Dual Core Celerons coming early 2008


L

lyon_wonder

I'd think it will be a good time for AMD to stop making single core
Athlons and Semprons once Intel's desktop lineup is entirely dual
core. About the only place that single core makes since anymore is
with low wattage ULV and embedded CPU's.

http://www.xbitlabs.com/news/cpu/display/20071011171900.html

Intel Preps Dual-Core Celeron Microprocessors – Documents.
Intel Readies Dual-Core Microprocessors for $35 - $50

It was just a matter of time before the leading makers of central
processing units (CPUs) start to sell dual-core chips for value
computers and it now seems that the time will come in the first
quarter of next year, when Intel Corp. unveils dual-core Intel Celeron
microprocessors aiming the most affordable personal computers (PCs).

The first Intel Celeron E1200 dual-core processor working at 1.60GHz,
utilizing 800MHz processor system bus and featuring 512KB of unified
secondary-level cache will emerge in the first quarter of 2008 to
target cost-effective desktops. Later during the year Intel plans to
add more chips into the Intel Celeron E1000 dual-core lineup, creating
a comprehensive family of affordable chips with two processing
engines.

Intel’s Celeron E1000 dual-core processors are set to be made using
65nm process technology and are projected to fit into 65W thermal
design power envelope. The new CPUs will be drop-in compatible with
all platforms that support code-named Conroe processors, e.g. Intel
Core 2 Duo or Intel Pentium dual-core E2000-series.

According to documents seen by X-bit labs, Intel plans to describe the
new Intel Celeron dual-core processor as delivering “entry
multi-tasking experience for value-conscious customers”. Currently
Intel sells Celeron processors for $34 - $59, therefore, it is
possible to expect that the new E1000-series will also fit into that
gap. It is interesting to note that the launch of the new Celeron
dual-core chips will not mean end of life for Intel Pentium
processors, which will continue to serve upper segment of low-cost
desktop systems.

Given relatively low clock-speed and not a large cache, it is unlikely
that Intel Celeron E1000 dual-core microprocessors will show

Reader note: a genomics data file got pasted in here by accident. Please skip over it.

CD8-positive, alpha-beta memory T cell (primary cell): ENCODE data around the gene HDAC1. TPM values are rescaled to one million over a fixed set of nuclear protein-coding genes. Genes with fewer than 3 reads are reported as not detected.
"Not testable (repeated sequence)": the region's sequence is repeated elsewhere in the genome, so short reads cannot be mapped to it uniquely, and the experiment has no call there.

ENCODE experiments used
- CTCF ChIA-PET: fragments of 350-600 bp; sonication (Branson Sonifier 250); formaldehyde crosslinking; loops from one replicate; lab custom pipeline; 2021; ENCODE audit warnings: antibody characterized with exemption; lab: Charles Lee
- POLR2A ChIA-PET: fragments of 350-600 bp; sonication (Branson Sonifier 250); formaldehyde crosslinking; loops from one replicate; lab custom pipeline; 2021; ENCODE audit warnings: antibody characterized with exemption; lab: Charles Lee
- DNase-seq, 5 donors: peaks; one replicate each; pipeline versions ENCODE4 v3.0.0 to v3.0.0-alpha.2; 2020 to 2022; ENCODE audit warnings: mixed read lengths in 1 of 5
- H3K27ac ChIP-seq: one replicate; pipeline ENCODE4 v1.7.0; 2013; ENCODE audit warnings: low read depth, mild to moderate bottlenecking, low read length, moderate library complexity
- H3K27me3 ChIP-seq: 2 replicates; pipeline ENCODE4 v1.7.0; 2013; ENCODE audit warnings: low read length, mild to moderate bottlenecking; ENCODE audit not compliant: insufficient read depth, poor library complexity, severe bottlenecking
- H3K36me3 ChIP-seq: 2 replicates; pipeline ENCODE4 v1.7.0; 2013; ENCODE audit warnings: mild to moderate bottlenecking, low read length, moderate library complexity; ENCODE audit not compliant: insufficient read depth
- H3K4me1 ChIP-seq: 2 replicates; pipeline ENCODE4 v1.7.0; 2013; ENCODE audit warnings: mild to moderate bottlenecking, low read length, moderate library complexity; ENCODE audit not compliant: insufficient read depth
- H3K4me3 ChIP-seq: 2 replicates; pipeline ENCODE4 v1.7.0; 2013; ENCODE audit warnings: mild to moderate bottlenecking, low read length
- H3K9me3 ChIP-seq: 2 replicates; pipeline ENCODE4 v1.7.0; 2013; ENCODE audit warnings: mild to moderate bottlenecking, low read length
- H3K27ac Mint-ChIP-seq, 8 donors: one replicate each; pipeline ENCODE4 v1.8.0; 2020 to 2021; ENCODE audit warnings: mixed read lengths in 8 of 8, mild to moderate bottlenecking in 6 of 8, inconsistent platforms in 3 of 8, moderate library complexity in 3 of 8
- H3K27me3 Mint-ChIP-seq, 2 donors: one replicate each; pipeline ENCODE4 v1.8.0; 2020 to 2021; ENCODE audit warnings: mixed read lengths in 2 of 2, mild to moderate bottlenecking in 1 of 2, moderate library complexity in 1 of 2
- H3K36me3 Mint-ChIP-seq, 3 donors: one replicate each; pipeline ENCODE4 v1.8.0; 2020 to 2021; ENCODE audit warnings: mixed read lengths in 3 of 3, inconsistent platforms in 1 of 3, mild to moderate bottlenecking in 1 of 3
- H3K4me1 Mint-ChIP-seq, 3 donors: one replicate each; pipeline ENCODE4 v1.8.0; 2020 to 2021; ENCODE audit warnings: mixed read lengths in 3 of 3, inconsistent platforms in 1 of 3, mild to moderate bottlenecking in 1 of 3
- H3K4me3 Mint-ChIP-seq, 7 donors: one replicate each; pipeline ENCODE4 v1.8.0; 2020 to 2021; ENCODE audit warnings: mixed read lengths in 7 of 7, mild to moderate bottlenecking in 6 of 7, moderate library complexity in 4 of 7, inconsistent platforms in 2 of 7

incredible performance. Nevertheless, the forthcoming emergence of the
new chips proof that multi-core technology are rushing into the value
segment of the market.
 
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R

rb

I'd think it will be a good time for AMD to stop making single core
Athlons and Semprons once Intel's desktop lineup is entirely dual
core. About the only place that single core makes since anymore is
with low wattage ULV and embedded CPU's.

http://www.xbitlabs.com/news/cpu/display/20071011171900.html

Intel Preps Dual-Core Celeron Microprocessors – Documents.
Intel Readies Dual-Core Microprocessors for $35 - $50

It was just a matter of time before the leading makers of central
processing units (CPUs) start to sell dual-core chips for value
computers and it now seems that the time will come in the first
quarter of next year, when Intel Corp. unveils dual-core Intel Celeron
microprocessors aiming the most affordable personal computers (PCs).

The first Intel Celeron E1200 dual-core processor working at 1.60GHz,
utilizing 800MHz processor system bus and featuring 512KB of unified
secondary-level cache will emerge in the first quarter of 2008 to
target cost-effective desktops. Later during the year Intel plans to
add more chips into the Intel Celeron E1000 dual-core lineup, creating
a comprehensive family of affordable chips with two processing
engines.

Intel’s Celeron E1000 dual-core processors are set to be made using
65nm process technology and are projected to fit into 65W thermal
design power envelope. The new CPUs will be drop-in compatible with
all platforms that support code-named Conroe processors, e.g. Intel
Core 2 Duo or Intel Pentium dual-core E2000-series.

According to documents seen by X-bit labs, Intel plans to describe the
new Intel Celeron dual-core processor as delivering “entry
multi-tasking experience for value-conscious customers”. Currently
Intel sells Celeron processors for $34 - $59, therefore, it is
possible to expect that the new E1000-series will also fit into that
gap. It is interesting to note that the launch of the new Celeron
dual-core chips will not mean end of life for Intel Pentium
processors, which will continue to serve upper segment of low-cost
desktop systems.

Given relatively low clock-speed and not a large cache, it is unlikely
that Intel Celeron E1000 dual-core microprocessors will show
incredible performance. Nevertheless, the forthcoming emergence of the
new chips proof that multi-core technology are rushing into the value
segment of the market.


Crippled Conroes. Should perform like crap.
 

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